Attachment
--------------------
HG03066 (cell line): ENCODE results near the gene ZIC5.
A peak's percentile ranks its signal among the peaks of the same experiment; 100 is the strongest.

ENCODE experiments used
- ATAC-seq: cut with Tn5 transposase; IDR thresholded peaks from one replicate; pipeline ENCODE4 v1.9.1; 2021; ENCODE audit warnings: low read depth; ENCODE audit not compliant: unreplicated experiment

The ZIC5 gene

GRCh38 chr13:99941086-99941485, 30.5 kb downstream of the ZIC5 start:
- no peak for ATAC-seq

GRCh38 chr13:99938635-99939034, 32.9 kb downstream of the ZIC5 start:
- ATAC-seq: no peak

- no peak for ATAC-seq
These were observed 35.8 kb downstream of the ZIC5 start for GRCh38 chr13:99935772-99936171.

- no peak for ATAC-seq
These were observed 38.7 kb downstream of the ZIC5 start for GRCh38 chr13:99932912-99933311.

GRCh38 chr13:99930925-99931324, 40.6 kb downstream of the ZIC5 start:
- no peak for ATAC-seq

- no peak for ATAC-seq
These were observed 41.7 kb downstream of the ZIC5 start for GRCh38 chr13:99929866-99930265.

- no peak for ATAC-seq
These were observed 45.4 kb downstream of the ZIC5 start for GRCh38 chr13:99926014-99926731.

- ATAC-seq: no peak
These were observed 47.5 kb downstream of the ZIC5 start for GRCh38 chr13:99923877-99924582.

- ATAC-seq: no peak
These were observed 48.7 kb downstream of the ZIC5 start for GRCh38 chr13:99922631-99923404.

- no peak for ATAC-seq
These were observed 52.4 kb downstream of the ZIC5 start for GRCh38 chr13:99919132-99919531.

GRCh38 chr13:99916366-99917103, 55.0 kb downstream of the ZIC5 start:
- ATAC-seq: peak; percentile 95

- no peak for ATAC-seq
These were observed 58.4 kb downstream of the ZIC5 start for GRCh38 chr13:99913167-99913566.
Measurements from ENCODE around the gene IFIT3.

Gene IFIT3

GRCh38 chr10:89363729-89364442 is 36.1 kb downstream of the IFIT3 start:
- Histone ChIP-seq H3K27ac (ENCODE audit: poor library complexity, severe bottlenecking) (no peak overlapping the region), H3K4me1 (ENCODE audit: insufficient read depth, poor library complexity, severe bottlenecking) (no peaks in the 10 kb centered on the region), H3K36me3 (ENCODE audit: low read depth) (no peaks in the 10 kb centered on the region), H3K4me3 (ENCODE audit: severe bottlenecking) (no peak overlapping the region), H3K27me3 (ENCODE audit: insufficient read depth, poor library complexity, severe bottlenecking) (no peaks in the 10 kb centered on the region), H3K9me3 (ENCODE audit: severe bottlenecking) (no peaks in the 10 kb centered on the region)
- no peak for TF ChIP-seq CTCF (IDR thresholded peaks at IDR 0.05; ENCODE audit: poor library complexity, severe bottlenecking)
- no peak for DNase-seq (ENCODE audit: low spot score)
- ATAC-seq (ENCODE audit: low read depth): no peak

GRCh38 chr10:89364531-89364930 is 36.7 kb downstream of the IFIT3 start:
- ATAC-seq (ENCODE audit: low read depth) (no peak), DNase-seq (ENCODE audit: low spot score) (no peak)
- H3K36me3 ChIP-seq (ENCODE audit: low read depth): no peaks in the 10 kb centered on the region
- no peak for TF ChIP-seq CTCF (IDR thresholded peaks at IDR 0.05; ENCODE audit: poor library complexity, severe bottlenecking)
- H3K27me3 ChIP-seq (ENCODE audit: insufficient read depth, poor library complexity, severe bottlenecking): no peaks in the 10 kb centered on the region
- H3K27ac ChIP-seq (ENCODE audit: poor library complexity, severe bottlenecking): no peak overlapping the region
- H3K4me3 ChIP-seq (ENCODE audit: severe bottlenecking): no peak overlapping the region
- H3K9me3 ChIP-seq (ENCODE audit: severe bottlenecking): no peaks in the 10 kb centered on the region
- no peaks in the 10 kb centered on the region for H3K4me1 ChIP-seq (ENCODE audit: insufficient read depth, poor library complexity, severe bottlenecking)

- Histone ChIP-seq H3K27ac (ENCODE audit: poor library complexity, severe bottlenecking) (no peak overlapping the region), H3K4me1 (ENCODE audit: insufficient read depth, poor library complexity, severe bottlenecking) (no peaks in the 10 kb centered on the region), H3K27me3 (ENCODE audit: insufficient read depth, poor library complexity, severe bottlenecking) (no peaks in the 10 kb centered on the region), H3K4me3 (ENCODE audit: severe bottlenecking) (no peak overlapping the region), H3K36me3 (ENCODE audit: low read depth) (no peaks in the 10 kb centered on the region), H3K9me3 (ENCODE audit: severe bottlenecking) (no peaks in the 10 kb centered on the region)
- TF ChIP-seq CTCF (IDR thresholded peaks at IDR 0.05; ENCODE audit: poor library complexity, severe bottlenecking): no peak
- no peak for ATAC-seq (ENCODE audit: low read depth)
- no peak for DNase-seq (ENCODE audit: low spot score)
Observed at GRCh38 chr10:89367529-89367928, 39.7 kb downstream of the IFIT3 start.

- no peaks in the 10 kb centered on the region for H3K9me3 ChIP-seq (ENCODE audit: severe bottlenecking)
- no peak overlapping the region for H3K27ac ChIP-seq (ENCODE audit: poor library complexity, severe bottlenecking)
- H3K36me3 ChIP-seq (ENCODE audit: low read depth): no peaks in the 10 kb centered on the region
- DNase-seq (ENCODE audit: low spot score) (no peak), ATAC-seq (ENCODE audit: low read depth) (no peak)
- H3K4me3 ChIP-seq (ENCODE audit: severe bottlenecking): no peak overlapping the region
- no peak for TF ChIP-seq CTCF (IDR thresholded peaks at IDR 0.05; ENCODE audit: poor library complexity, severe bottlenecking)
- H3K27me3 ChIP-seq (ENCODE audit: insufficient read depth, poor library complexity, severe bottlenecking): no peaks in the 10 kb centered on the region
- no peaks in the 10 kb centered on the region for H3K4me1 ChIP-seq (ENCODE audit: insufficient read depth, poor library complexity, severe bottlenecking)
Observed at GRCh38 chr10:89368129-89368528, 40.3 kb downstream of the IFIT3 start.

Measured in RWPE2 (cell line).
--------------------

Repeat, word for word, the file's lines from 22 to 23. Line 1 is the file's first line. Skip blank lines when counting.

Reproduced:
- ATAC-seq: no peak
These were observed 48.7 kb downstream of the ZIC5 start for GRCh38 chr13:99922631-99923404.